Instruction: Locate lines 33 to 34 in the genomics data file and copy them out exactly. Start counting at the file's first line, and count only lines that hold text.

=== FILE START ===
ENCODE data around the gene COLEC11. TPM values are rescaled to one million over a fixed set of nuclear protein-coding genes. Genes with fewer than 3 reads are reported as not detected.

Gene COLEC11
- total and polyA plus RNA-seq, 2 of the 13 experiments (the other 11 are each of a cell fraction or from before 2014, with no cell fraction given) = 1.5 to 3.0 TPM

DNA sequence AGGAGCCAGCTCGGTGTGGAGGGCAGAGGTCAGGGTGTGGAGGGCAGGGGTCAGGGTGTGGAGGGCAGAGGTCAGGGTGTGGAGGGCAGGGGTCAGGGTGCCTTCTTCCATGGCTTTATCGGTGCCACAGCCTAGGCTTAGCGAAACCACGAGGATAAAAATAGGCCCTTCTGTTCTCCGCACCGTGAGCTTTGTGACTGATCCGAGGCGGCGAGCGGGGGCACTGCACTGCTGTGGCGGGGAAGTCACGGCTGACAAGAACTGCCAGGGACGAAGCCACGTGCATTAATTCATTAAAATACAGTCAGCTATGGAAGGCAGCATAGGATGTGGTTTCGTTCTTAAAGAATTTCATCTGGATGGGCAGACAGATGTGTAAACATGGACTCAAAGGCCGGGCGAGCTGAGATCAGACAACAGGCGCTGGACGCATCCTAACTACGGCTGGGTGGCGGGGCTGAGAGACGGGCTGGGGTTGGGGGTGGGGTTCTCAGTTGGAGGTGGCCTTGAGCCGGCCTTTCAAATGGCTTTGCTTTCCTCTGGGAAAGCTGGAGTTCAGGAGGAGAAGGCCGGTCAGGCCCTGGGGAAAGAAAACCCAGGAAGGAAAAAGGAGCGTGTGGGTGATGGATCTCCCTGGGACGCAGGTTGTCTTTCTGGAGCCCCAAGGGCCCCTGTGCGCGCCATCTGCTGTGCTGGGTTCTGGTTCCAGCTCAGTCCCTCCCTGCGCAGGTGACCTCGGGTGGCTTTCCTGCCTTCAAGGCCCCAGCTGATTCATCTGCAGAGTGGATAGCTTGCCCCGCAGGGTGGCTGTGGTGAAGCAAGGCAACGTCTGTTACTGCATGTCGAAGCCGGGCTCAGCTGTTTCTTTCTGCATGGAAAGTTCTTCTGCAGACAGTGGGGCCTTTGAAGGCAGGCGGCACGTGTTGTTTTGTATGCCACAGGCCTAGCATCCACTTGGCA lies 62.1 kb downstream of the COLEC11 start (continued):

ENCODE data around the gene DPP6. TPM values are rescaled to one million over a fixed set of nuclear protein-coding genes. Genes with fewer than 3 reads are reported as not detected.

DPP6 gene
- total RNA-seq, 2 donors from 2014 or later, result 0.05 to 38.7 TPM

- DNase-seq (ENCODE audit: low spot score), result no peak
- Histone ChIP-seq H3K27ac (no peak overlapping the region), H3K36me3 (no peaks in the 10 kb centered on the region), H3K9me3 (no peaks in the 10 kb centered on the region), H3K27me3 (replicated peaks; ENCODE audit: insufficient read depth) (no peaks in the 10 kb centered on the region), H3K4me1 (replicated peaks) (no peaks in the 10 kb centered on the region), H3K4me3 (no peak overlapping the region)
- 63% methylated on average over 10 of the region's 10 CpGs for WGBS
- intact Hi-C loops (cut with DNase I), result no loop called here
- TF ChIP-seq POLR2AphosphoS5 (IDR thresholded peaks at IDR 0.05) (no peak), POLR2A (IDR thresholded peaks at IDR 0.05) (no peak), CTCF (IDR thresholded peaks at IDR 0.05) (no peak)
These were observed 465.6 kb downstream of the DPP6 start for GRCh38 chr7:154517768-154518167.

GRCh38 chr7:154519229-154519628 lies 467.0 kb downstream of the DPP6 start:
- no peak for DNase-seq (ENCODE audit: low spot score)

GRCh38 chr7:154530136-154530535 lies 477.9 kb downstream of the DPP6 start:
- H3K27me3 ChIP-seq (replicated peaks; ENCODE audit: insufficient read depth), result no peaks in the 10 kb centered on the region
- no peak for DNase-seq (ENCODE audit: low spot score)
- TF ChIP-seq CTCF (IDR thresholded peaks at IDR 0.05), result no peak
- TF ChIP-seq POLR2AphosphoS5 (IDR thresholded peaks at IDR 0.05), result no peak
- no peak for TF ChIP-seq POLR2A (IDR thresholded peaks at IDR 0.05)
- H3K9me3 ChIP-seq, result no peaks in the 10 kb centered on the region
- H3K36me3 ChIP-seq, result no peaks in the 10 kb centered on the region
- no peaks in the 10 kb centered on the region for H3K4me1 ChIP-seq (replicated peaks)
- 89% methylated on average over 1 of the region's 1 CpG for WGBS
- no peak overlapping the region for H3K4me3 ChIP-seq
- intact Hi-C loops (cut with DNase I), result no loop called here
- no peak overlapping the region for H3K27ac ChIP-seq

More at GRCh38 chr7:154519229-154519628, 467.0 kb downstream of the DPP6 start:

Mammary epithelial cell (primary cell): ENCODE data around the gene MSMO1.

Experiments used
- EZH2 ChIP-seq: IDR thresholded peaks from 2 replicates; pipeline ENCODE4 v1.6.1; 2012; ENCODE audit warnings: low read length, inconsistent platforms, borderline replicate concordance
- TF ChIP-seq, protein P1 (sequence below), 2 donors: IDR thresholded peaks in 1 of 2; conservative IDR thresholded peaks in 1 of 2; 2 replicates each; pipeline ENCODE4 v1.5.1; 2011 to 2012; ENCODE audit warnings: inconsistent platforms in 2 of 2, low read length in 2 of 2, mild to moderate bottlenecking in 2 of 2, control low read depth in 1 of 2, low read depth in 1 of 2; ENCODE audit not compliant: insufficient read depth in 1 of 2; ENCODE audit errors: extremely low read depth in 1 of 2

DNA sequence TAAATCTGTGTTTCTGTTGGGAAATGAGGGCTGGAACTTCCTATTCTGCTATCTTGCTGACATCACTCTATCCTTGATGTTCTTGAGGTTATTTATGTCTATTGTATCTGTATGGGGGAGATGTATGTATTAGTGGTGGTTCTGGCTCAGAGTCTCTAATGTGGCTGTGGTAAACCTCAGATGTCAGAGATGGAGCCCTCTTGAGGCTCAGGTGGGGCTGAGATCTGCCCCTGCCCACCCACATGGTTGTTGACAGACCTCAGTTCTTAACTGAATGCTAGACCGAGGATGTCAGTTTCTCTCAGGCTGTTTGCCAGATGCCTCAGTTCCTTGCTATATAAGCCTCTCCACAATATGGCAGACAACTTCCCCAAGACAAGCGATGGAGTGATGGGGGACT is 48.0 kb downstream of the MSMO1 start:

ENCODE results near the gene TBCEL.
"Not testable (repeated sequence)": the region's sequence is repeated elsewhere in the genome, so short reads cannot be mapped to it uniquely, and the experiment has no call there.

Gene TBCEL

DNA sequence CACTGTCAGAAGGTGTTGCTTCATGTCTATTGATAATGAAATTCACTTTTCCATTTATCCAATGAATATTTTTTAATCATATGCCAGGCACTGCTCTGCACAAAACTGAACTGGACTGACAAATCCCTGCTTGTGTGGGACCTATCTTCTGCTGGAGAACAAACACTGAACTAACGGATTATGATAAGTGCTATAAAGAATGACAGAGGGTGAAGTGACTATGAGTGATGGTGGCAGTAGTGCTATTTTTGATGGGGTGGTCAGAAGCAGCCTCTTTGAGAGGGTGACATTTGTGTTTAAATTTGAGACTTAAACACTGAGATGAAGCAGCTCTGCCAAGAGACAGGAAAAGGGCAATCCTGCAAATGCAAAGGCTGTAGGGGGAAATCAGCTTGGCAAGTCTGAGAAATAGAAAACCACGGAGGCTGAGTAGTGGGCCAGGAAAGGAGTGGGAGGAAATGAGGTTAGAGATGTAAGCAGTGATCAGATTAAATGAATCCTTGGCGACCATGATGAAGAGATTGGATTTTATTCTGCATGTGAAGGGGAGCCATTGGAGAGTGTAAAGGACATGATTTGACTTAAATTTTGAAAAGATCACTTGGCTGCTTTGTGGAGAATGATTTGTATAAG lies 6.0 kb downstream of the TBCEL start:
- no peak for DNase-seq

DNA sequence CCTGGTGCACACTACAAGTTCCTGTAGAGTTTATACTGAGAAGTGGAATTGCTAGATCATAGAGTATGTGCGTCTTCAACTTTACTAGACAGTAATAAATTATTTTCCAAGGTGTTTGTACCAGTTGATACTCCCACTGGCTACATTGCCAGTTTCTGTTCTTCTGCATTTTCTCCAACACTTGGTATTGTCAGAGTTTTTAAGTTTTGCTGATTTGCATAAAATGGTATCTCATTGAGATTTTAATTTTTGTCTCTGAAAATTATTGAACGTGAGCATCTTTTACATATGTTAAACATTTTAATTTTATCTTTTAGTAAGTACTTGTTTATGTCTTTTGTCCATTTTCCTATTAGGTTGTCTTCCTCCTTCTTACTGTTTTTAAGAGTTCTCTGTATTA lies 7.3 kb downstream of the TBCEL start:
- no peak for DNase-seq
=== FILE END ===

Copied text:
- TF ChIP-seq, protein P1 (sequence below), 2 donors: IDR thresholded peaks in 1 of 2; conservative IDR thresholded peaks in 1 of 2; 2 replicates each; pipeline ENCODE4 v1.5.1; 2011 to 2012; ENCODE audit warnings: inconsistent platforms in 2 of 2, low read length in 2 of 2, mild to moderate bottlenecking in 2 of 2, control low read depth in 1 of 2, low read depth in 1 of 2; ENCODE audit not compliant: insufficient read depth in 1 of 2; ENCODE audit errors: extremely low read depth in 1 of 2

DNA sequence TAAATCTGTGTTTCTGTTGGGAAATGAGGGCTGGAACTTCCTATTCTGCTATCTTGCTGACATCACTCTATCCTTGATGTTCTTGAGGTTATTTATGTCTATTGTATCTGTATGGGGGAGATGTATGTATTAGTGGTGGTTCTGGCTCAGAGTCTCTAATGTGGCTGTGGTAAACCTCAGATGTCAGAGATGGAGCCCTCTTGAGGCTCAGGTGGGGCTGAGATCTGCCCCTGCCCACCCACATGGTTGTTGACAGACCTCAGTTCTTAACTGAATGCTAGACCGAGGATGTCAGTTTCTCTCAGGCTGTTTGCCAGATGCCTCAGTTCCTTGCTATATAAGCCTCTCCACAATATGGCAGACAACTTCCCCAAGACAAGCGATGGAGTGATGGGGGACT is 48.0 kb downstream of the MSMO1 start: